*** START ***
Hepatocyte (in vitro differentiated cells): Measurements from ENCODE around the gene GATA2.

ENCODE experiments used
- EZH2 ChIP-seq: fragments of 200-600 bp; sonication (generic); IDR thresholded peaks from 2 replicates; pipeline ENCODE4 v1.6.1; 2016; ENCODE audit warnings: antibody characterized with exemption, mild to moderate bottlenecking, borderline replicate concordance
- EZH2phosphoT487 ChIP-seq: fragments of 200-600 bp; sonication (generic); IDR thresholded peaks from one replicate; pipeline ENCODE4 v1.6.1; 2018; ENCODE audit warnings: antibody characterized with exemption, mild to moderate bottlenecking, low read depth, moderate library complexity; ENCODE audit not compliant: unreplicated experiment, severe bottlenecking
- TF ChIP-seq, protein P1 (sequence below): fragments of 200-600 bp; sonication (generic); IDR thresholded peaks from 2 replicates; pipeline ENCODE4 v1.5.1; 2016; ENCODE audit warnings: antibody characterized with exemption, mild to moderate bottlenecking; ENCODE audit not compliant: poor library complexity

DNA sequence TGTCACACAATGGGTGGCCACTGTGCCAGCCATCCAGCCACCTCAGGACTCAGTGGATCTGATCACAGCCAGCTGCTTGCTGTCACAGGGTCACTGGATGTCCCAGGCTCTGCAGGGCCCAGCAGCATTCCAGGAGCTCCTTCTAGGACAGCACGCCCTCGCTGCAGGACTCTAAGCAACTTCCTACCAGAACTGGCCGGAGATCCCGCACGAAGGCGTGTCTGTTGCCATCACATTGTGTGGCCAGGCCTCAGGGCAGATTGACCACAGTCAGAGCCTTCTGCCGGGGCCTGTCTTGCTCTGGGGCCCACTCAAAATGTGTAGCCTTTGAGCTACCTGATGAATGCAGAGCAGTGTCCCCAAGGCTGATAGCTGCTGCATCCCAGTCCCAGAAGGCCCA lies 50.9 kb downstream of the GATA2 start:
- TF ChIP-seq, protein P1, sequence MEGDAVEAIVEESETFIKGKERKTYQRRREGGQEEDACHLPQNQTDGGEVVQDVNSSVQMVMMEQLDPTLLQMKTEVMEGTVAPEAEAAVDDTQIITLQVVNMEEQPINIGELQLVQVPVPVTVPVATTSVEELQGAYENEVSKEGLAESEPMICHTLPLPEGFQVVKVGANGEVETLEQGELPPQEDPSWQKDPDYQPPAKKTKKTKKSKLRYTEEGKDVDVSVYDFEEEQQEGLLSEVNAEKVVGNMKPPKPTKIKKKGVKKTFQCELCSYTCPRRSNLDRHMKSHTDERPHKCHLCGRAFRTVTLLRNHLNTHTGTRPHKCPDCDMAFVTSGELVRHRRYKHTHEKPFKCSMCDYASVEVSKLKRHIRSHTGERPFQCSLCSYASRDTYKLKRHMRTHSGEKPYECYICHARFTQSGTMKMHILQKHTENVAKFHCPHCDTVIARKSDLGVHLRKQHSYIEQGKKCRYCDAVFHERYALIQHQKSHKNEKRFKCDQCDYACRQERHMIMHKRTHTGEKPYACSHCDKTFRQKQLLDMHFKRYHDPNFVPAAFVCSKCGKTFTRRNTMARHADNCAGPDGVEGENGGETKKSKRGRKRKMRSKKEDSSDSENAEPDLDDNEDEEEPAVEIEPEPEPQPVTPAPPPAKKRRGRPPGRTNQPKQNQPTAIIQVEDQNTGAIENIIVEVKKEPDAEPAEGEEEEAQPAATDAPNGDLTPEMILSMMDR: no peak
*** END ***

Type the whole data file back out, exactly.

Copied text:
Hepatocyte (in vitro differentiated cells): Measurements from ENCODE around the gene GATA2.

ENCODE experiments used
- EZH2 ChIP-seq: fragments of 200-600 bp; sonication (generic); IDR thresholded peaks from 2 replicates; pipeline ENCODE4 v1.6.1; 2016; ENCODE audit warnings: antibody characterized with exemption, mild to moderate bottlenecking, borderline replicate concordance
- EZH2phosphoT487 ChIP-seq: fragments of 200-600 bp; sonication (generic); IDR thresholded peaks from one replicate; pipeline ENCODE4 v1.6.1; 2018; ENCODE audit warnings: antibody characterized with exemption, mild to moderate bottlenecking, low read depth, moderate library complexity; ENCODE audit not compliant: unreplicated experiment, severe bottlenecking
- TF ChIP-seq, protein P1 (sequence below): fragments of 200-600 bp; sonication (generic); IDR thresholded peaks from 2 replicates; pipeline ENCODE4 v1.5.1; 2016; ENCODE audit warnings: antibody characterized with exemption, mild to moderate bottlenecking; ENCODE audit not compliant: poor library complexity

DNA sequence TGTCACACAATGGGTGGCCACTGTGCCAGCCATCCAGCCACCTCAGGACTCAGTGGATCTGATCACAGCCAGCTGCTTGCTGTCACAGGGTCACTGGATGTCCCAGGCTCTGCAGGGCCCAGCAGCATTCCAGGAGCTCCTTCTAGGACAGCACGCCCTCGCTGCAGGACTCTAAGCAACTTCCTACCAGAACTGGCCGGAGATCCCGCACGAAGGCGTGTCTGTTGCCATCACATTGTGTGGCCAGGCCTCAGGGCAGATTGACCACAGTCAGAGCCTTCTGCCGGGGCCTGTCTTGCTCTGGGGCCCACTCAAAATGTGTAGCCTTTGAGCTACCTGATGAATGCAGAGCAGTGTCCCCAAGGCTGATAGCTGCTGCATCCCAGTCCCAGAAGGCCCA lies 50.9 kb downstream of the GATA2 start:
- TF ChIP-seq, protein P1, sequence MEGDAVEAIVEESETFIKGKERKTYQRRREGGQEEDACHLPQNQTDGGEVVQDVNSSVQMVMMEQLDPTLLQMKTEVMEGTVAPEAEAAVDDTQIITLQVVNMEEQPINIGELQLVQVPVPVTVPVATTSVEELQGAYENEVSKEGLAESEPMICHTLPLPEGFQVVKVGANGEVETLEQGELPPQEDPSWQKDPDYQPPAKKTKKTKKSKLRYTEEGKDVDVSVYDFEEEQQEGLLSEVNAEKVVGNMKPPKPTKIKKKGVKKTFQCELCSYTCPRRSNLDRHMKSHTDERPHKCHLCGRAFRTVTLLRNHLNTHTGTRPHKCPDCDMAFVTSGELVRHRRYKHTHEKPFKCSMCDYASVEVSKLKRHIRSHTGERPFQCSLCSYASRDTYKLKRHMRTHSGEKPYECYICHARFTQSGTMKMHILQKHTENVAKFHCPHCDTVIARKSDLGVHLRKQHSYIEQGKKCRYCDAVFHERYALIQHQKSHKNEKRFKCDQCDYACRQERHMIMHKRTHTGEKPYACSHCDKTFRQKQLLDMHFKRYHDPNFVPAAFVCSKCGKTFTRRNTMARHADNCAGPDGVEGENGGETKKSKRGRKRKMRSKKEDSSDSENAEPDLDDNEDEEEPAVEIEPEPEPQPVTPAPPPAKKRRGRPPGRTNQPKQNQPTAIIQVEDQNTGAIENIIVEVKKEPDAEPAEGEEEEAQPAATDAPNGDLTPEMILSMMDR: no peak